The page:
The most dramatic change that affects scoring is the development of the players. Until recently, tournament golfers walked while playing which led to a very high general fitness standard but many smoked.
Frank Stranahan was the first to introduce weight lifting as an ingredient to lower scores. Gary Player furthered the requirement to a more necessary ingredient and Tiger Woods made it fashionable.
Through personal tragedy and his own natural shyness, Ben Hogan earned the nickname, the “Wee Ice Man”.
During competition he focused so intently he frequently failed to recognize his wife in the gallery. He also spent time analyzing tournament courses in an effort to prepare for championships and then devoted his practice sessions to polishing the necessary skills to overcome the challenges of the design.
Jack Nicklaus followed Hogan’s path and became a very absorbed competitor who believed in exacting preparation. Ben Hogan and Jack Nicklaus gave way to Nick Faldo who delivered six major championships and the No. 1 world ranking using similar methods. Of course, in modern times, these tactics became popular when adopted by Woods.
Based on the monster purses and huge international fame heaped on our champions, parents in every walk of life see golf as an acceptable pastime for their children.
Given the wonderful low impact nature of the game, polite atmosphere, opportunity to develop well-regarded social skills as well as individual skills, parents regard golf as a conduit to a fine way of life for their kids.
Due to the hundreds of lesson programs, competitions and overall training for juniors, it is inevitable that sooner or later many would rise to be champions. Also, don’t forget technology, with Trackman added to the mix in recent years.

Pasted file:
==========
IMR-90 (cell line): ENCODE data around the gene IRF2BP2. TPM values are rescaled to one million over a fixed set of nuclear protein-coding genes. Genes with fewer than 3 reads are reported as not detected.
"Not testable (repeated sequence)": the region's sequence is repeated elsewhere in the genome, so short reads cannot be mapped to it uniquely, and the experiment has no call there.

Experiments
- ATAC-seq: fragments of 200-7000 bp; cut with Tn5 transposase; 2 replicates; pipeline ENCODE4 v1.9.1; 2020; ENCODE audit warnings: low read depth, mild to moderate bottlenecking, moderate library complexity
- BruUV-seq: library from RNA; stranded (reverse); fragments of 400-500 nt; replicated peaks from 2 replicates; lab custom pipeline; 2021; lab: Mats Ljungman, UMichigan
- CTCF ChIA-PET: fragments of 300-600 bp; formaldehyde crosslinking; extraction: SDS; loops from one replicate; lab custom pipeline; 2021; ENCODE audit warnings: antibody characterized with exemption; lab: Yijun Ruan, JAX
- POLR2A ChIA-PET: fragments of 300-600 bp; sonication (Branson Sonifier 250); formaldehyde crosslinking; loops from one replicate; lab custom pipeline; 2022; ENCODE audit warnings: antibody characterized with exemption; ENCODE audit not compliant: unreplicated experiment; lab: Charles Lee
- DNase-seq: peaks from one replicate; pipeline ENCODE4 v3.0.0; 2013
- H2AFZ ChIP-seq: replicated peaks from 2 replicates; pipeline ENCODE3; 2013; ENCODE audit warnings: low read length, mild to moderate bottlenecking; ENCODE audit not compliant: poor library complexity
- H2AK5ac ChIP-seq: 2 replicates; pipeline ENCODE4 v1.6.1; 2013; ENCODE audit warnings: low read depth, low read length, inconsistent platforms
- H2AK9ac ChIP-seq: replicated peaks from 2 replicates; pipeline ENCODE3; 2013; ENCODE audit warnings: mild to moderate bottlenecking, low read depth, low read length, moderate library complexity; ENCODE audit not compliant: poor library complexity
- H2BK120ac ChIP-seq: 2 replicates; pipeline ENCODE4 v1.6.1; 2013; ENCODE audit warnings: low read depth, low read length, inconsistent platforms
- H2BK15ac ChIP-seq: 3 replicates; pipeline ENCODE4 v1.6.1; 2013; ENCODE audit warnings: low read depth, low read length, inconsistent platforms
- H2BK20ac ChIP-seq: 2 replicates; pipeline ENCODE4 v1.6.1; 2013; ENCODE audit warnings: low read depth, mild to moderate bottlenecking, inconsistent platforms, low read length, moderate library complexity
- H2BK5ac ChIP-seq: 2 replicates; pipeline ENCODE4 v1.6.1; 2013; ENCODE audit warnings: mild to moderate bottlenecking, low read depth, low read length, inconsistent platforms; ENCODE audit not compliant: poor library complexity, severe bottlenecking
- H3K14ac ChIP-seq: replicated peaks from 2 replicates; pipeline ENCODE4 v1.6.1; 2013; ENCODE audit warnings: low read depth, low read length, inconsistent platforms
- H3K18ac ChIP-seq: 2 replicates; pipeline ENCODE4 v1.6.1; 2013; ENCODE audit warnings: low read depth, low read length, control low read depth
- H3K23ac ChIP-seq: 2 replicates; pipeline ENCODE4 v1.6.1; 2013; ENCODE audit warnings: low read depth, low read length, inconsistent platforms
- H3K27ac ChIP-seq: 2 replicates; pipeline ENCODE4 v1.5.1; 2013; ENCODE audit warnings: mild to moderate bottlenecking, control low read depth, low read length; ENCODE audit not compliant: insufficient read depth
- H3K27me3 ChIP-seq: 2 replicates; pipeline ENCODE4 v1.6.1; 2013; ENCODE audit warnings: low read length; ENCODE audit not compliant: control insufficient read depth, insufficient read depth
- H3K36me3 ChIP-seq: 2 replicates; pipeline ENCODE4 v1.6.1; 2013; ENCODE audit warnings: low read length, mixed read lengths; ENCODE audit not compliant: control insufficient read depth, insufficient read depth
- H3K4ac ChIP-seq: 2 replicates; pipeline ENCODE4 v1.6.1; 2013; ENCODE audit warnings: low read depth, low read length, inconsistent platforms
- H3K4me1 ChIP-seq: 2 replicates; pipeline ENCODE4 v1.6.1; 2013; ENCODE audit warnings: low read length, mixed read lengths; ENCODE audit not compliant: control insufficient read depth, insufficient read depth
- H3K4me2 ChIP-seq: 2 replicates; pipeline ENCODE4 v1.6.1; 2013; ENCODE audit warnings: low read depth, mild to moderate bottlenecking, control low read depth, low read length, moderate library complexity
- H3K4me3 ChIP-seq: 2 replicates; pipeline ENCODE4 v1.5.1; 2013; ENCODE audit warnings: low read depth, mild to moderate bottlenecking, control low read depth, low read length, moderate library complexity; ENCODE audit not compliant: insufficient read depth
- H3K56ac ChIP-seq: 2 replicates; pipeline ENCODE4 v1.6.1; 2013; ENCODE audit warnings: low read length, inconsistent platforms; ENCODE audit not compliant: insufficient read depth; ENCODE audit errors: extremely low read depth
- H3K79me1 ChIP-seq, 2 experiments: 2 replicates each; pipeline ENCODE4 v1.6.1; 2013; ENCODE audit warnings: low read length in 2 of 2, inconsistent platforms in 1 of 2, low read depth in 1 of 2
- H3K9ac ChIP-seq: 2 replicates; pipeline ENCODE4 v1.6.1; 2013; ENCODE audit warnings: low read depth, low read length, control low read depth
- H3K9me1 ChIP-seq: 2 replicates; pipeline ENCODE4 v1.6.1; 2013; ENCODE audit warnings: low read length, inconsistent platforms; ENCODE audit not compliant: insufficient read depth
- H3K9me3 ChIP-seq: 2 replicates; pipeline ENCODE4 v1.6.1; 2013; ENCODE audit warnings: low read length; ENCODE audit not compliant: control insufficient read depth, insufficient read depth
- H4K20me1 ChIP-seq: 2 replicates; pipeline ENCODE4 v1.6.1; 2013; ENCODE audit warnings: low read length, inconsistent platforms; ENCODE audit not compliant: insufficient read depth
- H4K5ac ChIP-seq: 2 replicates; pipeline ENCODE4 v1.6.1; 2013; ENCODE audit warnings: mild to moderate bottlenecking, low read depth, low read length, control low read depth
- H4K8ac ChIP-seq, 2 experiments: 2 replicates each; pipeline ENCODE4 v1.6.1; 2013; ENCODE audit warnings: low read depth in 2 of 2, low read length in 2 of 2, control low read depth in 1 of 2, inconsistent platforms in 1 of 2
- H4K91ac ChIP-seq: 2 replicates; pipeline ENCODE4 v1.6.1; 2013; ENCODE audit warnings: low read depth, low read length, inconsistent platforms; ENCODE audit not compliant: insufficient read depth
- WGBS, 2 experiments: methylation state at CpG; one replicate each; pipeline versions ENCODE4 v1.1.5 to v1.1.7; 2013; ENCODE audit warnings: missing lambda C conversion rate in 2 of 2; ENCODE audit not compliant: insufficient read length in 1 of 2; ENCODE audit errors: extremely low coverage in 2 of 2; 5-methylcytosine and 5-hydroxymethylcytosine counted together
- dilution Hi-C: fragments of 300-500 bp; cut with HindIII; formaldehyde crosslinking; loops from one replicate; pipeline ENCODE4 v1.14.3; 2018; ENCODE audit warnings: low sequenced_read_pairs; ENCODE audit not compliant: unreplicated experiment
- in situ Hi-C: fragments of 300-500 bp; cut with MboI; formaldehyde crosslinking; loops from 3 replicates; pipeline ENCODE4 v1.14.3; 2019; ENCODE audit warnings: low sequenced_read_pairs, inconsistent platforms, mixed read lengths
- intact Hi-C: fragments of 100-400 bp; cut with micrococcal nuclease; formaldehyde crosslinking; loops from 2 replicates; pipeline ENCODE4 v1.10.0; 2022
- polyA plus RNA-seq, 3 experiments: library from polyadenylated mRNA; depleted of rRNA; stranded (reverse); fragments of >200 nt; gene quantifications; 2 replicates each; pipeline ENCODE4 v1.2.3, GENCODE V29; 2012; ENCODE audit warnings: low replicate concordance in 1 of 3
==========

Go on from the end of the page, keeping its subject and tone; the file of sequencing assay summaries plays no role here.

There are approximately 2000 to 2500 professionals playing various tours around the world and there are the same number of swings, but Trackman allows you to swing as an individual, but provides evidence of the players’ efficiency.
Following the example set down by each influential party it takes time for the wine to ferment. Tiger teed off in 1996 as a young professional golfer.
He had the finest custom fitted equipment money could buy. His mind had been programmed and groomed by his father and mother. His golf acumen came from Jack Nicklaus and Ben Hogan.
He began a physical development regimen known only in other sports that he continued from the lead of Gary Player. He learned from every conceivable tournament experience because of a lengthy life of competition.
Tiger Woods was a perfect storm of all the ingredients required to become a great champion golfer.
So you ask “Why are the players shooting such low scores?”
They are doing so because of: Roger Bannister, Ben Hogan, Jack Nicklaus, Frank Stranahan, Gary Player, Nick Faldo, Tiger Woods, hundreds of men and women who organize golf events for kids, PGA professionals who teach kids, custom club manufacturers/club fitters, course superintendents, parents who encourage their kids and drive them to and from the courses.
In a nutshell, the players are shooting lower scores because of the atmosphere found in the world of golf, people trying new things, learning from each other and helping hands of those who came before!
Someone will shoot 54 in the near future.